A Slow End To The Week

Where are the posts??!! I’m sure you have been wondering… well after a busy first week we are in what appears to be a little lul in the action. I think we are up to 18 or so lambs but have had nothing for a couple of days… all the jugs are empty signifying that we have had no lambs in the past 48 hours. I’m guessing that we had a bunch of ewes that were already cycling when the rams went in and now we are awaiting the lambs from ewes that only really began to cycle when the rams came into the picture… just a guess and probably not a very educated one at that… 

So here are some more photos and some shots of the last couple births (single lambs unfortunately!).I will try to get a video up as well… not so sure how to do that but I’ll see what I can do. 


Last word on Freckles… we decided that the end of the road had been reached with Freckles on Saturday. A full week after we induced her we put her down and removed her from the barn. She is now in her final resting place giving back one more time…. Every time we put an animal down it brings up the first time we ever had to do that. When we taught at The Meeting School and took over the farm management there we got a group of piglets our first spring on the job. We inherited a pig house and lots of great pastures to raise them in but apparently somewhere in the field or the house was a rusty nail and one of the pigs (guessing it was a nail but could have been something else… ) developed Tetanus. Like many areas all over New England and the country the number of vets that attend to “food” animals, larger animals like pigs and sheep and cows, were few and far between in that area of New Hampshire.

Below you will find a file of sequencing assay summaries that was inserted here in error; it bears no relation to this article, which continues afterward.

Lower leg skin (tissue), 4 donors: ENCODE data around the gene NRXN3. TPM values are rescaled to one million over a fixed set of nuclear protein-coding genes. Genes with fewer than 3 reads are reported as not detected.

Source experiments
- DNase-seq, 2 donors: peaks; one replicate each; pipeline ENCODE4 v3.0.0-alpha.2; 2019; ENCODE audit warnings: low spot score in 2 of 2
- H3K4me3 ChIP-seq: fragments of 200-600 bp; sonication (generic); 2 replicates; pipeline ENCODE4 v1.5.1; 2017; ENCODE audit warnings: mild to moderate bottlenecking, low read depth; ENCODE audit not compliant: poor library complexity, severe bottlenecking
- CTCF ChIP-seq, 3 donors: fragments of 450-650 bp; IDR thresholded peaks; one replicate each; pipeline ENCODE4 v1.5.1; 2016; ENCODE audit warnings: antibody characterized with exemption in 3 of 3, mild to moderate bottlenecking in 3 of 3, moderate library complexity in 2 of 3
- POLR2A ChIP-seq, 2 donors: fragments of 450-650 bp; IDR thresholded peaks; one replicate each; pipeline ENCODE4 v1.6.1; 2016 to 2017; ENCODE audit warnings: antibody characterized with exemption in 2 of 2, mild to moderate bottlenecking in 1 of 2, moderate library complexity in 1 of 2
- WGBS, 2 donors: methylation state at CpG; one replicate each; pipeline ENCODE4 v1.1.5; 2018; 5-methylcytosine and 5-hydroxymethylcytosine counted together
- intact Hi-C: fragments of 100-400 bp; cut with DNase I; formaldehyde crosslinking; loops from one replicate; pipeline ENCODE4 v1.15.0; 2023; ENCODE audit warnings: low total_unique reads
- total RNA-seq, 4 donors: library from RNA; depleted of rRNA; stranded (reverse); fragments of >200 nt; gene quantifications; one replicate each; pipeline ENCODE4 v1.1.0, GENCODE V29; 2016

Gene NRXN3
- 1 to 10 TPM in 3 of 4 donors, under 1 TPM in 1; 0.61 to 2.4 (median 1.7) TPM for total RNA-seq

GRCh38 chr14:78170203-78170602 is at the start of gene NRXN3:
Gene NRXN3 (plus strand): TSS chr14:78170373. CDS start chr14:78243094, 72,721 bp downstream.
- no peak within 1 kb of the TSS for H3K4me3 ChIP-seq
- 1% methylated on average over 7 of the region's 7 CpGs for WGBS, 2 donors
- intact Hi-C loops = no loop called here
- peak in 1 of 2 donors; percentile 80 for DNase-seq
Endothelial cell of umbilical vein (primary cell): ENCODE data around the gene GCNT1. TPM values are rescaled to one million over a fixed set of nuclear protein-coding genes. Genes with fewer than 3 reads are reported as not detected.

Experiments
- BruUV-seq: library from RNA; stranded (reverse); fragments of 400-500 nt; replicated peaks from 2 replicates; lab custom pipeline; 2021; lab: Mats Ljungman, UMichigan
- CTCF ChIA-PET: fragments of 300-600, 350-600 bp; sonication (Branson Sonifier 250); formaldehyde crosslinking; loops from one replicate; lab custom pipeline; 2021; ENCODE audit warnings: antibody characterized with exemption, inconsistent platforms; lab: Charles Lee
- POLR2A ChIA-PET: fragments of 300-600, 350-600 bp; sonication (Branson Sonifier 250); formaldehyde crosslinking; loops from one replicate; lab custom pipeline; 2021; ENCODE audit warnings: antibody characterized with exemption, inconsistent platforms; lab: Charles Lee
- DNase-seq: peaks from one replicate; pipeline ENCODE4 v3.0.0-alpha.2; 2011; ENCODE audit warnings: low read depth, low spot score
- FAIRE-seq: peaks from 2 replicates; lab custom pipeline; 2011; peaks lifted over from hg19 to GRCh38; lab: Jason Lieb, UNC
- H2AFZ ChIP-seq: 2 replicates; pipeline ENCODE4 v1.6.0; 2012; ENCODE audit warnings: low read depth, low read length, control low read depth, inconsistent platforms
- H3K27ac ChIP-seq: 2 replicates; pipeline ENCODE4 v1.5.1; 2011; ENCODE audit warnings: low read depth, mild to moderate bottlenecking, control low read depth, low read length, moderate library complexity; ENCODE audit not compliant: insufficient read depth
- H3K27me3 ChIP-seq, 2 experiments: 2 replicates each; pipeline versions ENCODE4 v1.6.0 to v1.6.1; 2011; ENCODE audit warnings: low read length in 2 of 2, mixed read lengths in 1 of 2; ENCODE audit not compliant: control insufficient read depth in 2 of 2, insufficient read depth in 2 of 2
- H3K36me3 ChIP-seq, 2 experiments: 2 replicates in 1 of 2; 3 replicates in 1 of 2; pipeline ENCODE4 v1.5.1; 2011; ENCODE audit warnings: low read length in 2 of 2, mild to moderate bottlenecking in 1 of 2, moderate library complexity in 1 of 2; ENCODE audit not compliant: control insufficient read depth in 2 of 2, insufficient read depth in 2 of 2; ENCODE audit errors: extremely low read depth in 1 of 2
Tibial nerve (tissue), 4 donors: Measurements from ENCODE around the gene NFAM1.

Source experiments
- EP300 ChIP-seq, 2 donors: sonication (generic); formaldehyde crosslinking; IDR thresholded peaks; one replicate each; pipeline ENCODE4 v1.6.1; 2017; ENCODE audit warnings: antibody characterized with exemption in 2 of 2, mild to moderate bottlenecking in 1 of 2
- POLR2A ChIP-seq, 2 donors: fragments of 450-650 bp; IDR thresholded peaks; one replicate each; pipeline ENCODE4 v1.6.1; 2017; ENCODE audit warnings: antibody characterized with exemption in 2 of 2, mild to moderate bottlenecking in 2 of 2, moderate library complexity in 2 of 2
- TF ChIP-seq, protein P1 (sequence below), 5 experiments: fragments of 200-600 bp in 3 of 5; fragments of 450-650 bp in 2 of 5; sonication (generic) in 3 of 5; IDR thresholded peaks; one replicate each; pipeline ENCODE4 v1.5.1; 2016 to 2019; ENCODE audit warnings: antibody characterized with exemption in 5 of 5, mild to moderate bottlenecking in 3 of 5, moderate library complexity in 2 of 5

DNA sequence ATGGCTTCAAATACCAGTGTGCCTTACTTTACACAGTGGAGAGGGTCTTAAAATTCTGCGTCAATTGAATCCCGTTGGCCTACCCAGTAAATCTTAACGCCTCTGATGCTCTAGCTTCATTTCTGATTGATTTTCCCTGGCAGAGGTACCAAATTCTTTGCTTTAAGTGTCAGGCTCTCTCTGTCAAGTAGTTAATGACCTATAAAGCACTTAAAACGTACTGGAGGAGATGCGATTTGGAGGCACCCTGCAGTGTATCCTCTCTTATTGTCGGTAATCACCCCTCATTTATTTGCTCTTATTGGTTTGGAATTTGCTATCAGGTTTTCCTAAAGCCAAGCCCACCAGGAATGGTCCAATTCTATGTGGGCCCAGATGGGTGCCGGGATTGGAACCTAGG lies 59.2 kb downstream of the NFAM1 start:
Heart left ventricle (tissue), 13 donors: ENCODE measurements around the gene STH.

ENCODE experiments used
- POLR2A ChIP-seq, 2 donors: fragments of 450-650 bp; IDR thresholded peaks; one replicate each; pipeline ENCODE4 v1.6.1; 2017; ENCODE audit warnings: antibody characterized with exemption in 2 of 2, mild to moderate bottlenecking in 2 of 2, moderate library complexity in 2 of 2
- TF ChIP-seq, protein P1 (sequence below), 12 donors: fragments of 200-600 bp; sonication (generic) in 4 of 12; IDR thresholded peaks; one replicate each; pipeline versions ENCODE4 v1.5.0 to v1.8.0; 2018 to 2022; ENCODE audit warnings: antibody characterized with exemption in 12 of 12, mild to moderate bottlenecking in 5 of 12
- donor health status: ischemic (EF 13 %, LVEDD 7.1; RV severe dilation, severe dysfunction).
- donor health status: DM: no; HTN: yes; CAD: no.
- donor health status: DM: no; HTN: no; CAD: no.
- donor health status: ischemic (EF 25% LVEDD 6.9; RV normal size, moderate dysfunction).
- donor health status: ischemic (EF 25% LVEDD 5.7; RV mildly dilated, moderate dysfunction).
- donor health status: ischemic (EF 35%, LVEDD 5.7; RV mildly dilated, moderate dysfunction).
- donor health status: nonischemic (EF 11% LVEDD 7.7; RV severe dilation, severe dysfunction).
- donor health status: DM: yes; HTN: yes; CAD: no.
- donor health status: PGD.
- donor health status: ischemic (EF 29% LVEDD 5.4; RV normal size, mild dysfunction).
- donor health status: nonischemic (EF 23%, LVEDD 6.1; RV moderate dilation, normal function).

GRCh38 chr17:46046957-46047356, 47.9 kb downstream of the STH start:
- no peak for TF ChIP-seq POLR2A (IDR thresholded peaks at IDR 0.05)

So we had a fellow faculty member who had a small rifle, a .22 caliber that he offered for us to use to put the pig down. Not having done that before I told him I would prefer he do it but I would like to call the vet and just get confirmation that how I was planning to do the job would be effective. So I called a vet that I found in the phone book and explained my situation. He was not only not very helpful but was actually incredulous that I was planning on disposing of this animal in the manner I had chosen. I think the words he used were barbaric and primitive… he said that “we have better ways to do that kind of thing now”. I was new to the game at that point but still managed to hold my ground in asserting that we were comfortable putting the animal down and we would seek input elsewhere. 

 

I have often looked back and wondered how that man could have been so offended by my plan. Who would it have been better for if we had loaded that pig up, taken it in the back of the pick-up to the vet and then paid about $60 for “the shot”? As opposed to a quick and instant death right there in the field surrounded by all it had ever known..? Still makes no sense to me; for the same reasons that I wish we could manage to get a mobile slaughter house in this state… worst part of the whole scene around here is the day we have to load up and transport animals that have never been off the pasture. At any rate Freckles was in the barn eating some hay one minute, gone the next.